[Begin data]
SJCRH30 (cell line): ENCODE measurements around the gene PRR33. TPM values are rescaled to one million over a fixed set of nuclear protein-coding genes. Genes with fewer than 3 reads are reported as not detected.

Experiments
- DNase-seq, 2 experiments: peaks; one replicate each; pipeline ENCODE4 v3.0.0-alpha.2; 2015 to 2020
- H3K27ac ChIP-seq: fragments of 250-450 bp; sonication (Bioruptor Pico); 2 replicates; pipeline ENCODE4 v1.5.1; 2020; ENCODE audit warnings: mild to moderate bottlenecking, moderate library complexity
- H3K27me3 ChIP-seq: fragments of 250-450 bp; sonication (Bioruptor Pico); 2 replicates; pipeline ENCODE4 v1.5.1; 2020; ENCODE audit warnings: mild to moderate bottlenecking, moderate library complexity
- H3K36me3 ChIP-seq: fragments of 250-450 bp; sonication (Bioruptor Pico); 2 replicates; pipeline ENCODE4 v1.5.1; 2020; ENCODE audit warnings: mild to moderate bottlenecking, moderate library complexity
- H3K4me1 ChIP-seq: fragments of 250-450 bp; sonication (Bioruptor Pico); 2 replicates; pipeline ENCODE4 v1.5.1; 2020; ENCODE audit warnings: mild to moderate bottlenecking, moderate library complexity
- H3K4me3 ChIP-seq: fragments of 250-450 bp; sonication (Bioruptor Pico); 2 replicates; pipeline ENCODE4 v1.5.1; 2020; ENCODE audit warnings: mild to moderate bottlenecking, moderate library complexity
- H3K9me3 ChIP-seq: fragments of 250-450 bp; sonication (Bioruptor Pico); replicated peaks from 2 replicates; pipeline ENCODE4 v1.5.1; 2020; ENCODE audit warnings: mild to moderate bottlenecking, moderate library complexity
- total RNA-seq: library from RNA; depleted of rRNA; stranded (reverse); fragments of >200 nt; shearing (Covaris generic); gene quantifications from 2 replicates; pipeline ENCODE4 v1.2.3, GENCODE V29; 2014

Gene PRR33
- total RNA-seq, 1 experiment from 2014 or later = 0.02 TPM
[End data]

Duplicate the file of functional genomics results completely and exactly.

SJCRH30 (cell line): ENCODE measurements around the gene PRR33. TPM values are rescaled to one million over a fixed set of nuclear protein-coding genes. Genes with fewer than 3 reads are reported as not detected.

Experiments
- DNase-seq, 2 experiments: peaks; one replicate each; pipeline ENCODE4 v3.0.0-alpha.2; 2015 to 2020
- H3K27ac ChIP-seq: fragments of 250-450 bp; sonication (Bioruptor Pico); 2 replicates; pipeline ENCODE4 v1.5.1; 2020; ENCODE audit warnings: mild to moderate bottlenecking, moderate library complexity
- H3K27me3 ChIP-seq: fragments of 250-450 bp; sonication (Bioruptor Pico); 2 replicates; pipeline ENCODE4 v1.5.1; 2020; ENCODE audit warnings: mild to moderate bottlenecking, moderate library complexity
- H3K36me3 ChIP-seq: fragments of 250-450 bp; sonication (Bioruptor Pico); 2 replicates; pipeline ENCODE4 v1.5.1; 2020; ENCODE audit warnings: mild to moderate bottlenecking, moderate library complexity
- H3K4me1 ChIP-seq: fragments of 250-450 bp; sonication (Bioruptor Pico); 2 replicates; pipeline ENCODE4 v1.5.1; 2020; ENCODE audit warnings: mild to moderate bottlenecking, moderate library complexity
- H3K4me3 ChIP-seq: fragments of 250-450 bp; sonication (Bioruptor Pico); 2 replicates; pipeline ENCODE4 v1.5.1; 2020; ENCODE audit warnings: mild to moderate bottlenecking, moderate library complexity
- H3K9me3 ChIP-seq: fragments of 250-450 bp; sonication (Bioruptor Pico); replicated peaks from 2 replicates; pipeline ENCODE4 v1.5.1; 2020; ENCODE audit warnings: mild to moderate bottlenecking, moderate library complexity
- total RNA-seq: library from RNA; depleted of rRNA; stranded (reverse); fragments of >200 nt; shearing (Covaris generic); gene quantifications from 2 replicates; pipeline ENCODE4 v1.2.3, GENCODE V29; 2014

Gene PRR33
- total RNA-seq, 1 experiment from 2014 or later = 0.02 TPM